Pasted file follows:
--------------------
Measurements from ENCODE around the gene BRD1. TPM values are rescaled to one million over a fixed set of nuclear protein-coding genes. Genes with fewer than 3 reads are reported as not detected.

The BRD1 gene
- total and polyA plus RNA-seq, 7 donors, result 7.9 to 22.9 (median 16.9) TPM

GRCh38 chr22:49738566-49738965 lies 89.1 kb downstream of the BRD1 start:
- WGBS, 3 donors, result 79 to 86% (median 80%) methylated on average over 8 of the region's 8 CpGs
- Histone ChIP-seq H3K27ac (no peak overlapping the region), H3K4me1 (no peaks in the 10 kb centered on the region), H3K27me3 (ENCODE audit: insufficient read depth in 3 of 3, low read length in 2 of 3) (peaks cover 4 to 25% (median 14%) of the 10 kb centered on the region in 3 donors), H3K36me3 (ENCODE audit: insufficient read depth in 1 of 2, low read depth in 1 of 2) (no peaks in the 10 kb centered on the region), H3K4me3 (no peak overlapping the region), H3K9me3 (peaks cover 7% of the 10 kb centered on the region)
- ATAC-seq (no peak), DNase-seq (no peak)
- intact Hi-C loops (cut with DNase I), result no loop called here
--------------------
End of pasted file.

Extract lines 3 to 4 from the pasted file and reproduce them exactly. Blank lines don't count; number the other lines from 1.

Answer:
- total and polyA plus RNA-seq, 7 donors, result 7.9 to 22.9 (median 16.9) TPM

GRCh38 chr22:49738566-49738965 lies 89.1 kb downstream of the BRD1 start: